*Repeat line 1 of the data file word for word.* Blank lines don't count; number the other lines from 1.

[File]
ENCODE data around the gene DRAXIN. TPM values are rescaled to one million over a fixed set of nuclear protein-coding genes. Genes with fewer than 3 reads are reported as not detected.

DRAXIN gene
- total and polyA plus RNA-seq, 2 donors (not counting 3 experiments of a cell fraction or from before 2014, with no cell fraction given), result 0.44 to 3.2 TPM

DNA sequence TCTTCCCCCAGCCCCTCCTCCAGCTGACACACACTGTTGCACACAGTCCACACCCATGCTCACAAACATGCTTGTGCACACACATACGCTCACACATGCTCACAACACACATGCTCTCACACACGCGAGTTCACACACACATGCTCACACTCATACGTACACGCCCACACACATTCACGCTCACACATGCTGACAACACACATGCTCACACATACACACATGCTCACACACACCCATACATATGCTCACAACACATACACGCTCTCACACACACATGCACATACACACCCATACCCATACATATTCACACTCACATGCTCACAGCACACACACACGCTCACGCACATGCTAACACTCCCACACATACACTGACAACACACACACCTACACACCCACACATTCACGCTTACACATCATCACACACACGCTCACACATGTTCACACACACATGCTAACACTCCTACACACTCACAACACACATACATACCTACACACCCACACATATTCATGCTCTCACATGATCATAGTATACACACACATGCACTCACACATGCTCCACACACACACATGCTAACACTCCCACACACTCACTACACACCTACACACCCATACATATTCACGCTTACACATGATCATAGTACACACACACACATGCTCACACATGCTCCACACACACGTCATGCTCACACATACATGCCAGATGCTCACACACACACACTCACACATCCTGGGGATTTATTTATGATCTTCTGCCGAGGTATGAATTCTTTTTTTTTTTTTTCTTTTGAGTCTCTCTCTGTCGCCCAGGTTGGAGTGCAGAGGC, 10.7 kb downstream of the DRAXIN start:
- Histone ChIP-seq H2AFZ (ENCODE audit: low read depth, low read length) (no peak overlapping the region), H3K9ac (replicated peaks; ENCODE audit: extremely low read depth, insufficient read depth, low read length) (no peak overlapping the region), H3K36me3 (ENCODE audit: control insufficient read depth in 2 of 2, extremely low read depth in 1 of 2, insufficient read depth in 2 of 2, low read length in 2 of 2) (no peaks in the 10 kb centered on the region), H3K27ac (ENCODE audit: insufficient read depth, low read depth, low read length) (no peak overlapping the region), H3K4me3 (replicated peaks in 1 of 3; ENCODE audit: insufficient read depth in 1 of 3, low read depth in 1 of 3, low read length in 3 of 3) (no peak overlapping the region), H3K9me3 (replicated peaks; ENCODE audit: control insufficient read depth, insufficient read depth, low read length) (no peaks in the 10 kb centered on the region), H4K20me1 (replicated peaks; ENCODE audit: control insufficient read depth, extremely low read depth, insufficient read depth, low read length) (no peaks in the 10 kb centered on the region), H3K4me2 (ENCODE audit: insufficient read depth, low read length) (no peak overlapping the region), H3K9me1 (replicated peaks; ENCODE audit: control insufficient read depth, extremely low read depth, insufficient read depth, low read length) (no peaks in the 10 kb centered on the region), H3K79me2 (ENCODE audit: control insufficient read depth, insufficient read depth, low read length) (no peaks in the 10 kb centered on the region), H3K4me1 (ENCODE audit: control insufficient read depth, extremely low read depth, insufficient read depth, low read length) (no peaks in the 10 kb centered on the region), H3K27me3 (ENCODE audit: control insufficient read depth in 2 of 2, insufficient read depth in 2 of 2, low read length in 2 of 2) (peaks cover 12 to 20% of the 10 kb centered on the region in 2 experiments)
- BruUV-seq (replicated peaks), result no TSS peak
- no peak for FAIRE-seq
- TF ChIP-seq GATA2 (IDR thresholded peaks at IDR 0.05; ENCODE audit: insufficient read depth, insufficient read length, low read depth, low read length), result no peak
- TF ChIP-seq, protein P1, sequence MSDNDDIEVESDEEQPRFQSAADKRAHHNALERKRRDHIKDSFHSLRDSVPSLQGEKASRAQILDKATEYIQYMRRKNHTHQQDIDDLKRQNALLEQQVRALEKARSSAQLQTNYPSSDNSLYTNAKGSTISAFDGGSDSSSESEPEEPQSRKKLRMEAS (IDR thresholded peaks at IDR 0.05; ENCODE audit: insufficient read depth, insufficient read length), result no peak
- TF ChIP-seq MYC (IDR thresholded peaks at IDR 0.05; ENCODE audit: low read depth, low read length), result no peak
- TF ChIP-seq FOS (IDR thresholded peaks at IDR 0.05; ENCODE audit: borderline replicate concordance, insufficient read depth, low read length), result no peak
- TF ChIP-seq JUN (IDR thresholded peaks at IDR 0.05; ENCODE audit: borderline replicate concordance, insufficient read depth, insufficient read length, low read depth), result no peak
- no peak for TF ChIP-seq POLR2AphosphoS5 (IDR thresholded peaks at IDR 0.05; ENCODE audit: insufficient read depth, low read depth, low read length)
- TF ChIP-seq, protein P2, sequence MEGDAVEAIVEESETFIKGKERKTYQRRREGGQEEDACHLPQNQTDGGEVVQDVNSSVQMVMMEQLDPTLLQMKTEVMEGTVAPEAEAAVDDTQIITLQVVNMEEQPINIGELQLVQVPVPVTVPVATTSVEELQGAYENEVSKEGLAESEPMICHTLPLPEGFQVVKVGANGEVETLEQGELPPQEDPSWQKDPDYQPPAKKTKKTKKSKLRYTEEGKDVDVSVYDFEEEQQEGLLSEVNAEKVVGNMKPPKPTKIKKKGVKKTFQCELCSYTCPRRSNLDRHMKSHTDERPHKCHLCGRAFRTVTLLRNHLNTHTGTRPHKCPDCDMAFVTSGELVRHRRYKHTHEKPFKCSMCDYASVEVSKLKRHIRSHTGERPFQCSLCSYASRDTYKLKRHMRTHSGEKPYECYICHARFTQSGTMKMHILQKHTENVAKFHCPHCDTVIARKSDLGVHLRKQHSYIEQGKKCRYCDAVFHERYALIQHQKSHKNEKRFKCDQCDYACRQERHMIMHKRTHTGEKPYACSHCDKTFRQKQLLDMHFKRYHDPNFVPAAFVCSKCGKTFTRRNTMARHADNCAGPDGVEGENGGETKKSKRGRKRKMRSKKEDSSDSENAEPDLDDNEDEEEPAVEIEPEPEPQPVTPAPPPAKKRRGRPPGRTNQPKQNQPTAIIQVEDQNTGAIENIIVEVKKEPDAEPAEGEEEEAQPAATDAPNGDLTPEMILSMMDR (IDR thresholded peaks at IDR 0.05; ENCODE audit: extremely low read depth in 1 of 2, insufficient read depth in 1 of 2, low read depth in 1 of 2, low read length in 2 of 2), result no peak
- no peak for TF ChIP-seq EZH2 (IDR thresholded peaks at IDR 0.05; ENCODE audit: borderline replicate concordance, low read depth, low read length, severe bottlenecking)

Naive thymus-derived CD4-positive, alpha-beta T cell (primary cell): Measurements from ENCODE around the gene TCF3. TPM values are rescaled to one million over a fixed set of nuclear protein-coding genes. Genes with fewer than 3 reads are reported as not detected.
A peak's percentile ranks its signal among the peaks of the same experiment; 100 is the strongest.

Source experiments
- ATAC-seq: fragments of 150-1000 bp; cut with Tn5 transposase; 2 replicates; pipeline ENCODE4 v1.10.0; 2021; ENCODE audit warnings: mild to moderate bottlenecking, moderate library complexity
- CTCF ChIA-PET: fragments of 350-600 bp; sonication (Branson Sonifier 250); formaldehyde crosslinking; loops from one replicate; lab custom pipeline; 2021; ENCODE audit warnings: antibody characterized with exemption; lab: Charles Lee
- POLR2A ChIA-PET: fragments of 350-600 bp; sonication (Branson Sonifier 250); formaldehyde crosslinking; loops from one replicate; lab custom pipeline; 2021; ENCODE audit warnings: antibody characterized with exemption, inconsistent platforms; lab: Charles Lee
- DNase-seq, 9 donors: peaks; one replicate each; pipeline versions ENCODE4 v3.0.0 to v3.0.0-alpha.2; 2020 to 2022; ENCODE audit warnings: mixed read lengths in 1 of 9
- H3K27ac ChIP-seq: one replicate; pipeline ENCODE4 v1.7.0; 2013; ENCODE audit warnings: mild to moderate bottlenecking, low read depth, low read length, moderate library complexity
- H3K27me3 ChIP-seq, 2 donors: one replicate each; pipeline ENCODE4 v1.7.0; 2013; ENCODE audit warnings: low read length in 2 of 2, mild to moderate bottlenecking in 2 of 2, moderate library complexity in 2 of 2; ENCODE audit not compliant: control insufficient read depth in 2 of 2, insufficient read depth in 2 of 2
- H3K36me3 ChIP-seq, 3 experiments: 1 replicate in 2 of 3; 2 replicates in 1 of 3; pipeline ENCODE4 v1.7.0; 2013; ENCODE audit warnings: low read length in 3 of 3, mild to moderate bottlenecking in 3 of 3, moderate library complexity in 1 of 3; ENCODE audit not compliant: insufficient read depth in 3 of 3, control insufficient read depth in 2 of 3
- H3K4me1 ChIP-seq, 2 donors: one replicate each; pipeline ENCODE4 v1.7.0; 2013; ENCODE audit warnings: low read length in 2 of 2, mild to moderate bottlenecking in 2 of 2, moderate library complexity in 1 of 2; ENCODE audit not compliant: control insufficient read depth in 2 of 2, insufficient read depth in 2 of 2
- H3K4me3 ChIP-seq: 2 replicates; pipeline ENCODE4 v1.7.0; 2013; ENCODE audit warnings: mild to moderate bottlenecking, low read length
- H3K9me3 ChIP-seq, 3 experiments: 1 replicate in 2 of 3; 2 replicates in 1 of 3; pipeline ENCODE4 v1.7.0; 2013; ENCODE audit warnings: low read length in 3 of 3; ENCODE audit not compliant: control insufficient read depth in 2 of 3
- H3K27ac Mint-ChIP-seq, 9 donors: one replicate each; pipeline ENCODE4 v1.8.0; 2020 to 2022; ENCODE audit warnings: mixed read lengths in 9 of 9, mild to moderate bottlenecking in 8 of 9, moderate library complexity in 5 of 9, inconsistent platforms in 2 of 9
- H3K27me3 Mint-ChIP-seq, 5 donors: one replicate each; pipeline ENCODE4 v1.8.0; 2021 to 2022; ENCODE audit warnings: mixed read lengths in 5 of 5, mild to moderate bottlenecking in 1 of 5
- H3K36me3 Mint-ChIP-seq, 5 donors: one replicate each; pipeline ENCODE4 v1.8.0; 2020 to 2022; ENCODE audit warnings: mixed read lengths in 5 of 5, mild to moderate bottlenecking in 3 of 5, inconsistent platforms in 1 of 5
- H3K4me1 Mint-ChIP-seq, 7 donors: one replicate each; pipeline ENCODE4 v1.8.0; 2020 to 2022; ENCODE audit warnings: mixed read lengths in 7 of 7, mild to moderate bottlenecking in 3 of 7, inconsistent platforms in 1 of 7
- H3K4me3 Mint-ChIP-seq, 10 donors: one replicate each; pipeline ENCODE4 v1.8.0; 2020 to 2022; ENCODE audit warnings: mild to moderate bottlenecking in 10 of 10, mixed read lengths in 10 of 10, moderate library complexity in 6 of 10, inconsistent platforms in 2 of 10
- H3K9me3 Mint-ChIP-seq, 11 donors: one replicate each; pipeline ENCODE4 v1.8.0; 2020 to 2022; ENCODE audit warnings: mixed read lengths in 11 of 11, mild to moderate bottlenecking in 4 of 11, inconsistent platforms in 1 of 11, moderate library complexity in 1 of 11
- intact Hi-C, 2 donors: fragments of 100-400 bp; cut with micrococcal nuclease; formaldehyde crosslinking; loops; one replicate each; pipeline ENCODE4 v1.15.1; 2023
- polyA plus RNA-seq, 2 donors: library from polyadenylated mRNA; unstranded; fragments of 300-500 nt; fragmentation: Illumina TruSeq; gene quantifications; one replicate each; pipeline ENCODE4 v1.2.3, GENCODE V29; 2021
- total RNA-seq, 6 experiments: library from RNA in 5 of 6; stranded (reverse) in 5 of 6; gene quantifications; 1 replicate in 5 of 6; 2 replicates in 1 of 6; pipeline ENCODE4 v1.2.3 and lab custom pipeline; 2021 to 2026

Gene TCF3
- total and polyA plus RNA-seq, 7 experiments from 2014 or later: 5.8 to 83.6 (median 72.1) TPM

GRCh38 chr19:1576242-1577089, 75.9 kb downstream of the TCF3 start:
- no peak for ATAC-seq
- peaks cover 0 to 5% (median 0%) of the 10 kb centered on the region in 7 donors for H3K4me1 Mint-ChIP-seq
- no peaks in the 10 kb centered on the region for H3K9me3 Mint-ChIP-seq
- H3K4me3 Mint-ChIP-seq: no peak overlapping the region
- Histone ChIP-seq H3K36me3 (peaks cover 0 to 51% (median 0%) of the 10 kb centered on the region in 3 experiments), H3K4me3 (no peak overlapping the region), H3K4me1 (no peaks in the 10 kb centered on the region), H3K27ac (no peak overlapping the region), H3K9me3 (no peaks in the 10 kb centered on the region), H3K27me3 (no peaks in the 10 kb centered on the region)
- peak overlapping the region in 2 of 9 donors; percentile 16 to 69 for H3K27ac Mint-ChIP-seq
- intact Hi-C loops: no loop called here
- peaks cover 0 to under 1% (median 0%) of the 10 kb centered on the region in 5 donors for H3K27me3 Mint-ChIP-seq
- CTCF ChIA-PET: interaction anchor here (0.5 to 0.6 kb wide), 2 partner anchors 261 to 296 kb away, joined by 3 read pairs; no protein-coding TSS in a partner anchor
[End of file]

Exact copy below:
ENCODE data around the gene DRAXIN. TPM values are rescaled to one million over a fixed set of nuclear protein-coding genes. Genes with fewer than 3 reads are reported as not detected.